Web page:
Hammer and tongs
For centuries the blacksmith was a revered figure in villages and towns across the globe, for without his skill, very little could be achieved as he made the tools and parts that others needed to work.
The forge was often a meeting place. People gathered at it and exchanged gossip while they waited for their horses to be shod or their tools to be repaired.
It is easy to imagine how the darkness of the blacksmith’s forge and the mysterious heat and light of the furnace drew people to it. In many places the blacksmith’s art was viewed as semi-magical – like an alchemist creating things of beauty and value from base elements.
The layout of the forge is simple with the hearth against the gable wall away from the door and large hand-operated bellows providing the draught for the fire. The fire heats the iron, the iron becomes soft and the blacksmith hammers the red hot metal into shape on the anvil. He can even join two pieces of iron if the temperature is correct.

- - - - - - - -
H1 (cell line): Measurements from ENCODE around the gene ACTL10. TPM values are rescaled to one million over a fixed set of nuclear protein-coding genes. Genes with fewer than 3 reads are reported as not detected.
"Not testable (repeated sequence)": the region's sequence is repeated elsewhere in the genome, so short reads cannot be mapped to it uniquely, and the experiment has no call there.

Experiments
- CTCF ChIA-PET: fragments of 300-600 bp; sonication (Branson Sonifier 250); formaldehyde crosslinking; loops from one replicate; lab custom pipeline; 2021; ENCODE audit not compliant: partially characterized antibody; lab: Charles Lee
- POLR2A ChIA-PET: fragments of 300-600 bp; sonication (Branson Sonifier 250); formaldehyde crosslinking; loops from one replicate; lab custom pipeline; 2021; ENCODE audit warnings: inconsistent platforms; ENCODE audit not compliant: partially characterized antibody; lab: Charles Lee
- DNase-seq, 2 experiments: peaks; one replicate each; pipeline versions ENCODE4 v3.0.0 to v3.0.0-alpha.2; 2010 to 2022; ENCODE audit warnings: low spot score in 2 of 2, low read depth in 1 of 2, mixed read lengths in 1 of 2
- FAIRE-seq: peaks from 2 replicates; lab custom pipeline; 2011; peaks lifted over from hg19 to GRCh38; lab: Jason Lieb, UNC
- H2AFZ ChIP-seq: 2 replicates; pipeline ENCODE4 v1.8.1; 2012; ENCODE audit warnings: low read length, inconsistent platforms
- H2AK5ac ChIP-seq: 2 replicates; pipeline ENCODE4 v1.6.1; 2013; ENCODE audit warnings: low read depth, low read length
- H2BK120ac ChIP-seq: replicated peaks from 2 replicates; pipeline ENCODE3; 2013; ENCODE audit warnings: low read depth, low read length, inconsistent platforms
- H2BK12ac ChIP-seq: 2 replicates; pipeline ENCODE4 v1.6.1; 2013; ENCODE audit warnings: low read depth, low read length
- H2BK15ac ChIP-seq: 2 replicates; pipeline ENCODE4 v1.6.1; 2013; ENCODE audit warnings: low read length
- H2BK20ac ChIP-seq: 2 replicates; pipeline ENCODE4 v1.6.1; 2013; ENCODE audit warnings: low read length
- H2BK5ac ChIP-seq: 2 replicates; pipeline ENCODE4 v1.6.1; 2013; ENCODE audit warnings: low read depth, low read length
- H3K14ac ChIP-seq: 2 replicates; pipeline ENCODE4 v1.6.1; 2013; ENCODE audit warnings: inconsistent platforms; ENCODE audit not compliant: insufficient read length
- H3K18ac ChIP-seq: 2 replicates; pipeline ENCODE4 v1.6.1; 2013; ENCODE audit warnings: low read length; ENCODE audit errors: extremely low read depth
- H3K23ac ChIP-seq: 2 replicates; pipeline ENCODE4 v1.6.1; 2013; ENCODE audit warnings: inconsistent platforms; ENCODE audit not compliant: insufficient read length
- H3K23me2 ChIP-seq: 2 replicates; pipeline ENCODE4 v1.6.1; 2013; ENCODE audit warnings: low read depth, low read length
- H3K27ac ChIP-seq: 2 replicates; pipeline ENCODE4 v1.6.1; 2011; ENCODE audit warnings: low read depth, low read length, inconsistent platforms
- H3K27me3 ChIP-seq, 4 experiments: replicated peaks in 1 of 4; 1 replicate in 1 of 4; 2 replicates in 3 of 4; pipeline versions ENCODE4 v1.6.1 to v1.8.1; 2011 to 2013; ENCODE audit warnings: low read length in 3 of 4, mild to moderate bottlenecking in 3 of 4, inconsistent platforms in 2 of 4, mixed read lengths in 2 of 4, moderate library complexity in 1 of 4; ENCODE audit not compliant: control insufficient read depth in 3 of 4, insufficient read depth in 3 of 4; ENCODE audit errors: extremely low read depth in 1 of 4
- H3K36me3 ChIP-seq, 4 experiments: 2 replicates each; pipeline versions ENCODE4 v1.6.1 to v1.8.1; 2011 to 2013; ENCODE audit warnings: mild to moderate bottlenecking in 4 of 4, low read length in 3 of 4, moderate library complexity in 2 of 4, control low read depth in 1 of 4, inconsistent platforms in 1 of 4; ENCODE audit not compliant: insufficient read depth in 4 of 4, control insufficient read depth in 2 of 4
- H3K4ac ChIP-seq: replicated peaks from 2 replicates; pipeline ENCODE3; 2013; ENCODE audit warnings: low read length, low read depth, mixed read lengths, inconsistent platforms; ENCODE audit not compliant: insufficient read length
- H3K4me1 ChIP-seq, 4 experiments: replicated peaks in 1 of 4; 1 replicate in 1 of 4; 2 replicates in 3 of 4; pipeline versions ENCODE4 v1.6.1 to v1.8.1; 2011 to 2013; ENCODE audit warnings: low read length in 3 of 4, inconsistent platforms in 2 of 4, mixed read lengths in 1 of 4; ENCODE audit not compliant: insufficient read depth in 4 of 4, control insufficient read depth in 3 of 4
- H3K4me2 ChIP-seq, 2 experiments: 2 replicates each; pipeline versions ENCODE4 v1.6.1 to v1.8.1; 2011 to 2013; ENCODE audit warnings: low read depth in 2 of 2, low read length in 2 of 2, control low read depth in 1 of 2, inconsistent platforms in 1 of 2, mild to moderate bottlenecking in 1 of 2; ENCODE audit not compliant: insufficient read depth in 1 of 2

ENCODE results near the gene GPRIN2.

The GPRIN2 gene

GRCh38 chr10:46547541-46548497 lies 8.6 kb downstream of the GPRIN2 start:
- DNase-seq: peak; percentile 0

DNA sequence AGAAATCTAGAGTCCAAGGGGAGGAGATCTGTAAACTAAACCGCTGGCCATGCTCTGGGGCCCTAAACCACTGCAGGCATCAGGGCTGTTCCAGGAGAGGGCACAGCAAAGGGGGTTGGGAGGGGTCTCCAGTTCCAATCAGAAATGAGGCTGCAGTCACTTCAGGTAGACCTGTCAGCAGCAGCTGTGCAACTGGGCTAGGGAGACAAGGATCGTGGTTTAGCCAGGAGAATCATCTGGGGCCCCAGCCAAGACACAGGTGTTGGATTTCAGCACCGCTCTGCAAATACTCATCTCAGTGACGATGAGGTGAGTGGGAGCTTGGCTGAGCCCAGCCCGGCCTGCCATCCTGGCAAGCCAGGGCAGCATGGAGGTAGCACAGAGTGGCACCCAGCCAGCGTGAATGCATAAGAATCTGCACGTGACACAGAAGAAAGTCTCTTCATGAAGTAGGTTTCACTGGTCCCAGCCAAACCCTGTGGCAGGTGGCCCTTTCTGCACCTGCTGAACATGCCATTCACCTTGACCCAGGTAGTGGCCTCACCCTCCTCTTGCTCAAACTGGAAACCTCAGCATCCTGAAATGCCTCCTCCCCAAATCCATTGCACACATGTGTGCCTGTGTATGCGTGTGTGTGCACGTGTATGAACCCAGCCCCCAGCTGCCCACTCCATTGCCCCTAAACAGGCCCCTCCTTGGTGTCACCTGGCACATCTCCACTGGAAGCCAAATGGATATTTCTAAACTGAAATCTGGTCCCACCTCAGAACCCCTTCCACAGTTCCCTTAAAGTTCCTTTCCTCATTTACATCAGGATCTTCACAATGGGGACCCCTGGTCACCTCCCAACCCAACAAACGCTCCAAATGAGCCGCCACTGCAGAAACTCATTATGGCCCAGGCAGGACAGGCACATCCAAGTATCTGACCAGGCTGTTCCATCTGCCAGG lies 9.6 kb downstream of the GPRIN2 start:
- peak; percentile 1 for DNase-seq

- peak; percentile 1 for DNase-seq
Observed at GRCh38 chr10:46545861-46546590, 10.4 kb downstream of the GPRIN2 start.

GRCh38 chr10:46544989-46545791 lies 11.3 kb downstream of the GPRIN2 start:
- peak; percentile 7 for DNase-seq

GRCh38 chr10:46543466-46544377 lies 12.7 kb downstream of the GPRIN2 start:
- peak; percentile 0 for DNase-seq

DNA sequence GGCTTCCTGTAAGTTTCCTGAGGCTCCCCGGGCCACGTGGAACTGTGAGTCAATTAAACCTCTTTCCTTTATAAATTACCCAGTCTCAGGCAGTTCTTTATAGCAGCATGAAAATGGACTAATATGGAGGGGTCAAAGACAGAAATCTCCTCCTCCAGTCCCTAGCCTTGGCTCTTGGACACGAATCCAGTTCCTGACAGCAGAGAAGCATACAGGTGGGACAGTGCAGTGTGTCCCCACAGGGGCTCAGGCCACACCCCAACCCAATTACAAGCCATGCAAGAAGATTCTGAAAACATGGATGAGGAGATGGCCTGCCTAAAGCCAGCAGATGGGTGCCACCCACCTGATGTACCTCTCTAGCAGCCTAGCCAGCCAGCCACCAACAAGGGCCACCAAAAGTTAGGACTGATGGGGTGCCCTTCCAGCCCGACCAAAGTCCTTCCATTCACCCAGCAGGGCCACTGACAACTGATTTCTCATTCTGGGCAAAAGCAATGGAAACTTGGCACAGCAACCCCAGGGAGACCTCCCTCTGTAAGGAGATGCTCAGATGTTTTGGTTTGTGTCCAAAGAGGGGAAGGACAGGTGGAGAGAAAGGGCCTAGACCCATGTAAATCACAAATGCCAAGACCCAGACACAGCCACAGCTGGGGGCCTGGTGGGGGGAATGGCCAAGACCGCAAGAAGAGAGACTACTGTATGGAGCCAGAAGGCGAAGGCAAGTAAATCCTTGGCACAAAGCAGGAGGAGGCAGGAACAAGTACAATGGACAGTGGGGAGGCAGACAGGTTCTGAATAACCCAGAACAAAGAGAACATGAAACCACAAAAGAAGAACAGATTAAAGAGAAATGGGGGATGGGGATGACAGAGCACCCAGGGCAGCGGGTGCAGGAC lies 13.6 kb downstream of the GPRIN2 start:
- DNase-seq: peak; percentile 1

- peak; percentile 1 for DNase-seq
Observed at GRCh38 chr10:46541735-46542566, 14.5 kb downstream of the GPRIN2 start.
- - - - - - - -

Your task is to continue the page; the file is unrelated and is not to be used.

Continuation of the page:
The heat is intense and the labour backbreaking so the blacksmith needed to be exceptionally hardy and strong. He would spend most of the day hammering iron with a heavy hammer on his anvil.
The wooden block below the anvil helps absorb the impact of the hammer. Under the hearth is a water trough in which the smith cools his irons. There is a tradition that water in the trough cures warts.
This forge is typical of those once found throughout rural Ulster. In the 1851 census there were 684 blacksmiths working in County Tyrone.
Outside the forge stands the hooping plate on which the blacksmith hammers iron tyres on to wooden wheels. He heats up the iron tyres to expand them and then they cool and tighten on the wheel. This keeps the wooden wheel together.